INTERIOR and STEREO, including RANT #1
Luckily, the outgoing tC's panoramic sunroof remains (as standard equipment), and now comes with a mesh wind deflector that changes the pitch--but sadly not the volume--of the considerable wind noise present when it's open at highway speeds. The steering column now telescopes too, bringing closer to the driver a pornographically thick (in a good way), slightly oversize, flat-bottom leather-wrapped steering wheel that comes standard with radio controls.
Unfortunately, most of the other surfaces in the tC's interior are less luxurious. The dash consists of three different plastic grains, all of which nearly meet (and clash, visually) above the glovebox. None look or feel particularly high-quality. The center elbow rest is, sadly, also made of hard unyielding plastic. Luckily, the door panel armrests are padded.
A red LED clock in the center of the dash seems out-of-place these days--and like it has for the last 30 years, it washes out in bright sunlight. Also from the 1980s, but not necessarily in a bad way: in each door panel are three speakers arranged like a big three-way speaker tower: woofer at bottom, midrange in between, and tweeter up top. Those six speakers are augmented by two drivers in the rear. The eight-speaker system, replete with a separate two-channel amp to drive the woofers, is fed 300 watts of peak power, and can definitely crank out the tunes. Audiophiles will be disappointed with the sound quality, though. Depending on which head unit is installed (and there are three to choose from), the sound ranges from muffled to boomy, though the mid-grade head unit's "loudness" equalization does a good job at compensating. And hey, at least it goes all loud.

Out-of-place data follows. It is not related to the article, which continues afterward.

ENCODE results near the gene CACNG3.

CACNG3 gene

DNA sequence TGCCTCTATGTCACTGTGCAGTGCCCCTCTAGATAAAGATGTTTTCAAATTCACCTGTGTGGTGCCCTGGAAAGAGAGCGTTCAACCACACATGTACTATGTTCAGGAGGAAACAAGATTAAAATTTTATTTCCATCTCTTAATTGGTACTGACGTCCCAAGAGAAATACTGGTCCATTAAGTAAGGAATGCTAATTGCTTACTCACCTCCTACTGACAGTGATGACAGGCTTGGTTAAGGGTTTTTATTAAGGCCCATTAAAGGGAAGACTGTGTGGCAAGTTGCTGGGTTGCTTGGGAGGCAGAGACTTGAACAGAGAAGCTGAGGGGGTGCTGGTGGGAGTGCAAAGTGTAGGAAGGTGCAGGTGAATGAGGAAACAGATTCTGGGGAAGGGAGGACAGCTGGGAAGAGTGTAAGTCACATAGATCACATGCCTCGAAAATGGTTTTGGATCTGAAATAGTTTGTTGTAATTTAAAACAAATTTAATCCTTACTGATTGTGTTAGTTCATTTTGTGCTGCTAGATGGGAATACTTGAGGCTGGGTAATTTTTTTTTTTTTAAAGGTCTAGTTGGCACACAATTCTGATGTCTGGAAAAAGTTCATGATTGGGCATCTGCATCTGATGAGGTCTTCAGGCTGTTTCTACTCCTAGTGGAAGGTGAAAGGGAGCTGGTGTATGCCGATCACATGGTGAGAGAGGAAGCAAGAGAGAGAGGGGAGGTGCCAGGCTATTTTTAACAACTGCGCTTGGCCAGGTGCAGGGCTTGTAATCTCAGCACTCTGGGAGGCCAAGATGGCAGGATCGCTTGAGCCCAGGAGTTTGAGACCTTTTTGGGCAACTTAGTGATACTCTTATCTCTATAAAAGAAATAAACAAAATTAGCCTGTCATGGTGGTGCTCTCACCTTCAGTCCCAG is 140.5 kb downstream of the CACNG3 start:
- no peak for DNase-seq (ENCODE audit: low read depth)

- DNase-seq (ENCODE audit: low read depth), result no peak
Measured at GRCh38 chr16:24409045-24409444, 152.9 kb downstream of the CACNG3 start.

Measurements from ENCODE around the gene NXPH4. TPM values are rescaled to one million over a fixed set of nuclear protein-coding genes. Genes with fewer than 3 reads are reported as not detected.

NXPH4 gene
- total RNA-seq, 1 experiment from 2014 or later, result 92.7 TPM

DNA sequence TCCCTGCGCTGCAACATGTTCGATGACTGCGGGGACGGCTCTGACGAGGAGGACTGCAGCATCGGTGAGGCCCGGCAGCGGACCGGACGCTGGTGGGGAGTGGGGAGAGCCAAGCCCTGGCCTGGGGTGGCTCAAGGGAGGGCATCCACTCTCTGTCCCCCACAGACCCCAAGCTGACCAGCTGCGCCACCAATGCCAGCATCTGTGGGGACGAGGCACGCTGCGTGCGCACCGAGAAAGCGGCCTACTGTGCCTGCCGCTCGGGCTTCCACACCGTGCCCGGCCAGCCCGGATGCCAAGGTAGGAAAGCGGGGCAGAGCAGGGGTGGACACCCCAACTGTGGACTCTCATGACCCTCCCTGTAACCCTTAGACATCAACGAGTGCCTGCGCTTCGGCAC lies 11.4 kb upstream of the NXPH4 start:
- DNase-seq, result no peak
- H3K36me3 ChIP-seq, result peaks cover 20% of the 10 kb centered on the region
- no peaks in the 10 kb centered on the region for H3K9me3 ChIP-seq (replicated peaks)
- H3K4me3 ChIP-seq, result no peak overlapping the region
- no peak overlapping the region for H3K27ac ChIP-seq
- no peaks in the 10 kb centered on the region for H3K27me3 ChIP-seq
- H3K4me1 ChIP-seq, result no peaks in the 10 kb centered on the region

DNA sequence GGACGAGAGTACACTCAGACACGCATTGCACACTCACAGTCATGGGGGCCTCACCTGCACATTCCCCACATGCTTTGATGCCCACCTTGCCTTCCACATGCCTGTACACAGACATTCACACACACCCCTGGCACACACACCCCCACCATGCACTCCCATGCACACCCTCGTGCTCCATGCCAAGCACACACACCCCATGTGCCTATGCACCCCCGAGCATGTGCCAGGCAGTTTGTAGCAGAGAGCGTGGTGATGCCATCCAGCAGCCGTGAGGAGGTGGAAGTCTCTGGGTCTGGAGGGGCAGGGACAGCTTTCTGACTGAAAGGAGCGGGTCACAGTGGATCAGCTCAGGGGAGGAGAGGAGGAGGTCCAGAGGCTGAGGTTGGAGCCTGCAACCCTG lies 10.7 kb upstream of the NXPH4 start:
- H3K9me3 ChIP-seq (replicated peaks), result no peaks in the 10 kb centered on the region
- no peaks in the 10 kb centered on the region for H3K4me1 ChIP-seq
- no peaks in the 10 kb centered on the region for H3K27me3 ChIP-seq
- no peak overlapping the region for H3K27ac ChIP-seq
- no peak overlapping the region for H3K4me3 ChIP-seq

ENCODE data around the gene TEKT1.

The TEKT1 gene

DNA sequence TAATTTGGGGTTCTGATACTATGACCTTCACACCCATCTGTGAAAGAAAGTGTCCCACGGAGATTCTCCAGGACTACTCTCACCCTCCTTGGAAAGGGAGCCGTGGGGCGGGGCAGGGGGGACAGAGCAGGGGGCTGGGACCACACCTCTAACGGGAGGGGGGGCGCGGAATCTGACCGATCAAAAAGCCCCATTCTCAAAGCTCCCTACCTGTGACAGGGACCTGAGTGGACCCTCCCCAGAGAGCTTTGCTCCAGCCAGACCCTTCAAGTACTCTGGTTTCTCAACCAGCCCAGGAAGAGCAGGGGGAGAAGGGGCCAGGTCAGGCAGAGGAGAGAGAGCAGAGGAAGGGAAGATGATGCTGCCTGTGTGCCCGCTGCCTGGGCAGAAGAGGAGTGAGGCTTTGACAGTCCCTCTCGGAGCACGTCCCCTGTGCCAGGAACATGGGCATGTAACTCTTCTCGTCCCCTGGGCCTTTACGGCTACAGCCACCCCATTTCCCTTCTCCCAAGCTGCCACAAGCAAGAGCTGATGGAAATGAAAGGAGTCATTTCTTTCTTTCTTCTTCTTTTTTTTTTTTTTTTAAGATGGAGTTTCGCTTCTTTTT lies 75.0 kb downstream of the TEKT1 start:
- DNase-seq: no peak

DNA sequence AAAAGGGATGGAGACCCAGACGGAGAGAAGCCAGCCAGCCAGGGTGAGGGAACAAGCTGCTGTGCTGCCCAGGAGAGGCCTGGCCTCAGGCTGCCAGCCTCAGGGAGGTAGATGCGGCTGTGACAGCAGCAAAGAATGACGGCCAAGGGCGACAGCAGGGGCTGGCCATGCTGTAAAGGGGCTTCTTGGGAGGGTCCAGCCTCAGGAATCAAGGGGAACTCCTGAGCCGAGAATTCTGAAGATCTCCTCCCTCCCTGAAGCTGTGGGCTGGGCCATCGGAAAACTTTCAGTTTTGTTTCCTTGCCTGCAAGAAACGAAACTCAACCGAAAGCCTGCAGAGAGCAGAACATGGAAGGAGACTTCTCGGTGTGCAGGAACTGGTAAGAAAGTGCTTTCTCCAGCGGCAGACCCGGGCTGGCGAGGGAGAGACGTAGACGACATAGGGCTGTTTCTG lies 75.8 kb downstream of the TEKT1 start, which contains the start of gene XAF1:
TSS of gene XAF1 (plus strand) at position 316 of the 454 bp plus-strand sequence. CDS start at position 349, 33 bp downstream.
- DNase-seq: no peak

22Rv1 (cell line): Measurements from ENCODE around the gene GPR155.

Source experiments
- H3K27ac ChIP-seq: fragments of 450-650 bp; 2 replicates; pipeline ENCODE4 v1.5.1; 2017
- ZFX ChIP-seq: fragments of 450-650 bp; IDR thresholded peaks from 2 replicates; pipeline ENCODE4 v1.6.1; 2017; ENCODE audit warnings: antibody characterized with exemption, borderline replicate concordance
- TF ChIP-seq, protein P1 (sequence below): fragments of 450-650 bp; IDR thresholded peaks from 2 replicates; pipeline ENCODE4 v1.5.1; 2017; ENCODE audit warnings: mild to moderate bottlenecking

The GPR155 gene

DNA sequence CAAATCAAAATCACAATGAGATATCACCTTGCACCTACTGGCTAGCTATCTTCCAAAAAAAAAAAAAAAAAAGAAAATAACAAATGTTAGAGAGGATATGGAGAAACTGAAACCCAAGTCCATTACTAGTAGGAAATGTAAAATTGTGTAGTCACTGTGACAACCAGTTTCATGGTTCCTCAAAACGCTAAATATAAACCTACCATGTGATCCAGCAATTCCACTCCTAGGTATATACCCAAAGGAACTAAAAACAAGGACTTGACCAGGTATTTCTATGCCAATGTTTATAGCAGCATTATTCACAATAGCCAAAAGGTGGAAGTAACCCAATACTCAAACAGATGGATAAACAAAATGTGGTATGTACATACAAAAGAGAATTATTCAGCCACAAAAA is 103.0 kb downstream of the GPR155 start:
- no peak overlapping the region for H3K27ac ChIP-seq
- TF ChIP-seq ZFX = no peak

Not nearly as loud as the tC's new 20-year-old driver will be when he realizes that the top-spec Alpine head unit he paid for doesn't allow browsing through your music collection while you're moving.
*STEREO RANT BEGIN*
What lawyer won that battle? So great, Toyota's lawyers would rather have some young driver unplug their iPod, manually queue a song up while holding the device in their hand, and then plug it back in? And that's safer than just designing a head unit that's easy to browse through the music collection? Doubtful. Luckily, the Alpine's entire user interface sucks so bad that no one will buy it in the first place. And at least the tC's dash has a double-DIN opening, so buyers can choose from their own favorite aftermarket stereo. So there. Buy the base stereo and do your own upgrades, kids.
*STEREO RANT END*
Where was I? Oh yeah... um, the rear seats are comfortable (especially since they can recline slightly) and commodious, restrictive only in headroom. And that's really only an issue for rear-seat passengers taller than six feet--and only because the material directly above their noggin is rock-hard glass. Happily, the glass is tinted, so tall back-seat drivers won't get sunburn to match their concussions.